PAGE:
This creates a legally binding agreement between both parties. There is then a limited period of time to formerly 'complete' transferring what is more commonly a significant asset, for a large sum of money.
The auction conveyancing process is therefore condensed into a matter of days rather than months. For both buyer and seller, this speed can prove to be extremely advantageous; however, it should not diminish the significance of the transaction – there are many considerations for both parties.
With a normal open market transaction, neither the buyer nor seller is committed to the sale until written contracts are exchanged. So there is a period following the acceptance of the buyer’s offer when investigations will be made as to the seller’s title and making various searches and enquiries about the property. Only when all this has been done, and the buyers are willing and able (in funds) to purchase, will contracts be exchanged and both parties committed to completing the deal.
With an auction however, following the fall of the gavel, the successful bidder is committed to complete the purchase whether or not they have made any enquiries about the property. So any due diligence both physical and legal will have to be done prior the sale itself and as a buyer, you need to have your ducks lined up.
The fall of the auctioneer’s hammer signifies the legal acceptance of the offer to purchase the property. If it is you who has made the last bid, this therefore means that you have entered into a legally binding agreement that carries the same legal implications as formal exchange of signed contracts within a normal open market sale and purchase transaction.
You are legally required to complete the sale, usually within 20 working days of the date of the auction (although sometimes the completion date differs, and this will be set out in the Special Conditions).
Equally, for anyone wishing to sell their house quickly, the speed and legally binding nature of an auction transaction also makes the process appealing. Whereas a standard property sale can often take months, with some deals falling through at the last minute, an auction allows for a swift and decisive transaction. However again it is critical to note that, once the hammer falls, the property is sold for the final bid price, there is no pulling out or opportunity for further negotiation.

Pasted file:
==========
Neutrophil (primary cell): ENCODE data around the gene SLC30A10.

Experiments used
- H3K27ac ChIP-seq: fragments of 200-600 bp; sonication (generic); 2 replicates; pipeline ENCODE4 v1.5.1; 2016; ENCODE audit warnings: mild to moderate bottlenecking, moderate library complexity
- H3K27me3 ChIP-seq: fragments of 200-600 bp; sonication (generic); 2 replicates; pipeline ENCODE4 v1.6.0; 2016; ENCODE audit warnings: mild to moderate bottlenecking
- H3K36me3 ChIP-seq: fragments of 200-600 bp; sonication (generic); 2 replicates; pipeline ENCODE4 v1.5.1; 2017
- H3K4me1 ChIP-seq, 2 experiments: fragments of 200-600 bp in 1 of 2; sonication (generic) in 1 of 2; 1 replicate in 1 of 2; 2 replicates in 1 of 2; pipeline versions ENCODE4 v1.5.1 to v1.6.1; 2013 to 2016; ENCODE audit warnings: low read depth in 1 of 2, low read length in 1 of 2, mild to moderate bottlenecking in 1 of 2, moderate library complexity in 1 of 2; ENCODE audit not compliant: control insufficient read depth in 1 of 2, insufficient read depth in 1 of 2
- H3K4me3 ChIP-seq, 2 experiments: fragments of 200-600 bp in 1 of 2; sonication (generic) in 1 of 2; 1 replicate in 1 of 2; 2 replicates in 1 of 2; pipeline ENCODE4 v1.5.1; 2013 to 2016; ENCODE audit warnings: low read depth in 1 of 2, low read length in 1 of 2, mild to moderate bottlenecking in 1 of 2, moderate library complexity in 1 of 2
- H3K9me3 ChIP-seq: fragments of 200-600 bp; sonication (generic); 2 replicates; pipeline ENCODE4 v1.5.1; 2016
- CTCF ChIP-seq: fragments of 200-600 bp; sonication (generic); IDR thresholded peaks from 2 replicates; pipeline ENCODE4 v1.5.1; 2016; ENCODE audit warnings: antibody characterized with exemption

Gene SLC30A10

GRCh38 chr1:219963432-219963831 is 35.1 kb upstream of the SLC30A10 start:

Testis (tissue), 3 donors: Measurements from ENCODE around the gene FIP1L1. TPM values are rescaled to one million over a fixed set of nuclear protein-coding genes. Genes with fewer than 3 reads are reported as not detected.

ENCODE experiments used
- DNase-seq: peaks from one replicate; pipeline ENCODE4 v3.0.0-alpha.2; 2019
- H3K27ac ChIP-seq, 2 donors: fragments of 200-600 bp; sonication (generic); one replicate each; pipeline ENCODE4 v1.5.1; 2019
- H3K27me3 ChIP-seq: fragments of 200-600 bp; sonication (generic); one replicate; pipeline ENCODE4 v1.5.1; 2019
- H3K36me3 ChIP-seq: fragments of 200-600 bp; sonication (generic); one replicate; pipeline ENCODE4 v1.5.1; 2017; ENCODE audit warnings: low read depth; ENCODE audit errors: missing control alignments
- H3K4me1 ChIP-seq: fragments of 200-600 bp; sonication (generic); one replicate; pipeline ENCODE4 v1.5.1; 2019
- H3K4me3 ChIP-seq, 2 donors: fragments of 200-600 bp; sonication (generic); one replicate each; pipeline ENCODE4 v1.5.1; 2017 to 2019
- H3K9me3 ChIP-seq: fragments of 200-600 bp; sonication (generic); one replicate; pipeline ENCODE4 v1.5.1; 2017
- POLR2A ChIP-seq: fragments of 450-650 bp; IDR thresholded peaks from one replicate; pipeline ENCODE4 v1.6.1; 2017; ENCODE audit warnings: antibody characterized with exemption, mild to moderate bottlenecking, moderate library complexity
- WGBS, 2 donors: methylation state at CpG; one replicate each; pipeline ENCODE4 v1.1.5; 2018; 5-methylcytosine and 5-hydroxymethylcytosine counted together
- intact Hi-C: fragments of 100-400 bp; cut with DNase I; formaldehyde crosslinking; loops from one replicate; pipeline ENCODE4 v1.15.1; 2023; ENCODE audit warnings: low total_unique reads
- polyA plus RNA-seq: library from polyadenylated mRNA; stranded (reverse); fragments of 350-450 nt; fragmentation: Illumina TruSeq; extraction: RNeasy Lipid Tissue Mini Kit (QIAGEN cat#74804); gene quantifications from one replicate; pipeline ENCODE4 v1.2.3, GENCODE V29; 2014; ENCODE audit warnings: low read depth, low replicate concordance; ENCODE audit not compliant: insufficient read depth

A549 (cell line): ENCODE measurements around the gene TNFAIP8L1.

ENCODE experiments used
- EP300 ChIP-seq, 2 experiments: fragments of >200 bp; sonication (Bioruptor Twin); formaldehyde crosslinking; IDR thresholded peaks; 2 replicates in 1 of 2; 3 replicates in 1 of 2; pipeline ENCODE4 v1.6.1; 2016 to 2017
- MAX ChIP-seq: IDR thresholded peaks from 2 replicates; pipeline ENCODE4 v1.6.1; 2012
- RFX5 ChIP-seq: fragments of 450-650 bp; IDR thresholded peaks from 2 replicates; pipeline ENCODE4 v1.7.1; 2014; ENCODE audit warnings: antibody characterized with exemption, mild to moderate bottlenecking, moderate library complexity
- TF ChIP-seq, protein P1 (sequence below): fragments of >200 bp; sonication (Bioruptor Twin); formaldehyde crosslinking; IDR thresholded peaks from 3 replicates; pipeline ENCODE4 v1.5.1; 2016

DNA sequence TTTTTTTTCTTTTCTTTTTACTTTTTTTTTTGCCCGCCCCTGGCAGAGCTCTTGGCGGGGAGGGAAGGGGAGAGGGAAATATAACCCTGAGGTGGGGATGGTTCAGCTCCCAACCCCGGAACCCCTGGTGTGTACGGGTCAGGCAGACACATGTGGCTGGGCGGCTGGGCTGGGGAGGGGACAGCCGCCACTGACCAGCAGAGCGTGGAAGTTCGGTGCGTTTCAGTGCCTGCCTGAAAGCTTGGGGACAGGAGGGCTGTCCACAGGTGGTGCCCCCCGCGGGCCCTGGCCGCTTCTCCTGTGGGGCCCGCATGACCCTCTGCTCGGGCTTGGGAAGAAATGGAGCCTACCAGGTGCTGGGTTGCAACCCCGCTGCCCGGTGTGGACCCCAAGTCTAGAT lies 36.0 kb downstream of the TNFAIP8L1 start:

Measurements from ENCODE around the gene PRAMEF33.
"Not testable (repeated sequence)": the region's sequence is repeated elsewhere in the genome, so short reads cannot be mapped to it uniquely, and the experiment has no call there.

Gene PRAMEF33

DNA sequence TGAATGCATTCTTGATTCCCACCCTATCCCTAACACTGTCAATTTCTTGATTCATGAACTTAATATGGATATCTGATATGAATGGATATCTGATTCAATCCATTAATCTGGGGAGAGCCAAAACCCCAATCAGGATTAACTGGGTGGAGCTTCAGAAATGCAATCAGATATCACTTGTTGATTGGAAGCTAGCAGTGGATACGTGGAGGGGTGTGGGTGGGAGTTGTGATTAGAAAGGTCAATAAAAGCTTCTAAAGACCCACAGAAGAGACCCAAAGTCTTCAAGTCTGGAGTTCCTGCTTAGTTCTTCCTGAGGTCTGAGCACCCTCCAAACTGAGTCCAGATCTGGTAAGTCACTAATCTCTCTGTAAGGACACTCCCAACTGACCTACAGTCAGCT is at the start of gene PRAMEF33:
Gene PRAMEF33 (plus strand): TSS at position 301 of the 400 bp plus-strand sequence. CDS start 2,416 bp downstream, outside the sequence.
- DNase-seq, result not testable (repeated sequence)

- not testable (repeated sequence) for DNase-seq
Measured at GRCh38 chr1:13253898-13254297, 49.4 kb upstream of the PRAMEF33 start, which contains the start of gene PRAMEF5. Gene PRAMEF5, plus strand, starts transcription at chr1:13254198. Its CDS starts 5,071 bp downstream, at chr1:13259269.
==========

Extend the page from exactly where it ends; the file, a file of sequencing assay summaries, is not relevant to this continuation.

Once the bid is accepted, you will be immediately required to pay a deposit, which is usually 10% of the total price that has been agreed. Therefore, if for example you have bid £150,000 for the property and yours is the final bid accepted, you must hand over £15,000 on the auction day.
This is usually non-returnable and acts as security for the seller in case you either cannot or do not want to complete. If that happens, the seller may be able to keep your deposit, and may take you to court to recover any additional losses arising from the breach of contract.
In order to complete, in the 20 working days or less, the remaining 90% (in this example, £135,000), plus costs, of cleared funds must be in your solicitor’s bank account prior to actual completion date. If you are taking out a mortgage, your solicitor will draw down the loan amount from the lender in time for completion.
The quick turnaround provided an auction sale or purchase can be a real attraction; however, it should not lead to a suspension of either common sense or sound business practice. When undertaking any significant transaction, good research is essential and, despite the emotional atmosphere an auction presents, a buyer must remain logical while taking a professional approach throughout.
Be practical, stay calm and good luck.